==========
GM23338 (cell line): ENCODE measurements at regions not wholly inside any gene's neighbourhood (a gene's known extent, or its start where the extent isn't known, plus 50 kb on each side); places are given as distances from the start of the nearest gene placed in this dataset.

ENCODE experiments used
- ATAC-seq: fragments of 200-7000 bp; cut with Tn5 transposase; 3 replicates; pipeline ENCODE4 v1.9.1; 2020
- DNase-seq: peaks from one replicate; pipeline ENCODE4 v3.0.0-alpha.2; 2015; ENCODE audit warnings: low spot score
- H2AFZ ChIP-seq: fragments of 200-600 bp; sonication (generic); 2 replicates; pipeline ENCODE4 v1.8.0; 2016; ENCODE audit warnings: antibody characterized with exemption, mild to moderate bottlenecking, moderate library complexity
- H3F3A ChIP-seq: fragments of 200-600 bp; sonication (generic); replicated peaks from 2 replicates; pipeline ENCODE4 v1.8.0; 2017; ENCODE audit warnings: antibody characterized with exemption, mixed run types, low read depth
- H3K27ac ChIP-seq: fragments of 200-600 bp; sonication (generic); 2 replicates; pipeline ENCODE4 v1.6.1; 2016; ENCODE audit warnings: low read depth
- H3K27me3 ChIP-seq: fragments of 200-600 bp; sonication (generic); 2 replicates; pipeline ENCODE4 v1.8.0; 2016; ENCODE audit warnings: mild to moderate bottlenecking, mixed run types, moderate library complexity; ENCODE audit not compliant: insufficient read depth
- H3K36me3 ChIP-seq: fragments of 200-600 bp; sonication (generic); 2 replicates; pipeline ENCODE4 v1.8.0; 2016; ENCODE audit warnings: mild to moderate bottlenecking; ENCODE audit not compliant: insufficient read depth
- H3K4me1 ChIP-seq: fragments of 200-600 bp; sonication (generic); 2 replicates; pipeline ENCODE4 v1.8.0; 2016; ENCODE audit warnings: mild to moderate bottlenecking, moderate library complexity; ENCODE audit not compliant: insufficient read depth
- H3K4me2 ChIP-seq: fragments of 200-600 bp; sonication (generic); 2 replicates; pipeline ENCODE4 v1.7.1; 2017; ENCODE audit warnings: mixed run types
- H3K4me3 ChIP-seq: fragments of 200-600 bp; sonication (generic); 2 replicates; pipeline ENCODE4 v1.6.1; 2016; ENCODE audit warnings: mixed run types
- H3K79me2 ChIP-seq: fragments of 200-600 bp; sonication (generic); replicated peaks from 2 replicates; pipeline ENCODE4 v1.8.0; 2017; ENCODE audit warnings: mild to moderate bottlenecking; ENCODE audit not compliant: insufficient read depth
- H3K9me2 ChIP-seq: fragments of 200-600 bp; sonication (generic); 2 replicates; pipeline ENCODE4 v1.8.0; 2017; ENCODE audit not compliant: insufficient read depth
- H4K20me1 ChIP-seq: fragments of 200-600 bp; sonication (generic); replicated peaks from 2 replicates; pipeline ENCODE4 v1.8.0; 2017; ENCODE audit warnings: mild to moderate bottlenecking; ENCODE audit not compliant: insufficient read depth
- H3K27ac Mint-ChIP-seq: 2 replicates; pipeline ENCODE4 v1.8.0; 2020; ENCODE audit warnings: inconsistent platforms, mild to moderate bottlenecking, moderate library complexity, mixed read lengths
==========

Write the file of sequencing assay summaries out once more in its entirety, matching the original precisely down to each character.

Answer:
GM23338 (cell line): ENCODE measurements at regions not wholly inside any gene's neighbourhood (a gene's known extent, or its start where the extent isn't known, plus 50 kb on each side); places are given as distances from the start of the nearest gene placed in this dataset.

ENCODE experiments used
- ATAC-seq: fragments of 200-7000 bp; cut with Tn5 transposase; 3 replicates; pipeline ENCODE4 v1.9.1; 2020
- DNase-seq: peaks from one replicate; pipeline ENCODE4 v3.0.0-alpha.2; 2015; ENCODE audit warnings: low spot score
- H2AFZ ChIP-seq: fragments of 200-600 bp; sonication (generic); 2 replicates; pipeline ENCODE4 v1.8.0; 2016; ENCODE audit warnings: antibody characterized with exemption, mild to moderate bottlenecking, moderate library complexity
- H3F3A ChIP-seq: fragments of 200-600 bp; sonication (generic); replicated peaks from 2 replicates; pipeline ENCODE4 v1.8.0; 2017; ENCODE audit warnings: antibody characterized with exemption, mixed run types, low read depth
- H3K27ac ChIP-seq: fragments of 200-600 bp; sonication (generic); 2 replicates; pipeline ENCODE4 v1.6.1; 2016; ENCODE audit warnings: low read depth
- H3K27me3 ChIP-seq: fragments of 200-600 bp; sonication (generic); 2 replicates; pipeline ENCODE4 v1.8.0; 2016; ENCODE audit warnings: mild to moderate bottlenecking, mixed run types, moderate library complexity; ENCODE audit not compliant: insufficient read depth
- H3K36me3 ChIP-seq: fragments of 200-600 bp; sonication (generic); 2 replicates; pipeline ENCODE4 v1.8.0; 2016; ENCODE audit warnings: mild to moderate bottlenecking; ENCODE audit not compliant: insufficient read depth
- H3K4me1 ChIP-seq: fragments of 200-600 bp; sonication (generic); 2 replicates; pipeline ENCODE4 v1.8.0; 2016; ENCODE audit warnings: mild to moderate bottlenecking, moderate library complexity; ENCODE audit not compliant: insufficient read depth
- H3K4me2 ChIP-seq: fragments of 200-600 bp; sonication (generic); 2 replicates; pipeline ENCODE4 v1.7.1; 2017; ENCODE audit warnings: mixed run types
- H3K4me3 ChIP-seq: fragments of 200-600 bp; sonication (generic); 2 replicates; pipeline ENCODE4 v1.6.1; 2016; ENCODE audit warnings: mixed run types
- H3K79me2 ChIP-seq: fragments of 200-600 bp; sonication (generic); replicated peaks from 2 replicates; pipeline ENCODE4 v1.8.0; 2017; ENCODE audit warnings: mild to moderate bottlenecking; ENCODE audit not compliant: insufficient read depth
- H3K9me2 ChIP-seq: fragments of 200-600 bp; sonication (generic); 2 replicates; pipeline ENCODE4 v1.8.0; 2017; ENCODE audit not compliant: insufficient read depth
- H4K20me1 ChIP-seq: fragments of 200-600 bp; sonication (generic); replicated peaks from 2 replicates; pipeline ENCODE4 v1.8.0; 2017; ENCODE audit warnings: mild to moderate bottlenecking; ENCODE audit not compliant: insufficient read depth
- H3K27ac Mint-ChIP-seq: 2 replicates; pipeline ENCODE4 v1.8.0; 2020; ENCODE audit warnings: inconsistent platforms, mild to moderate bottlenecking, moderate library complexity, mixed read lengths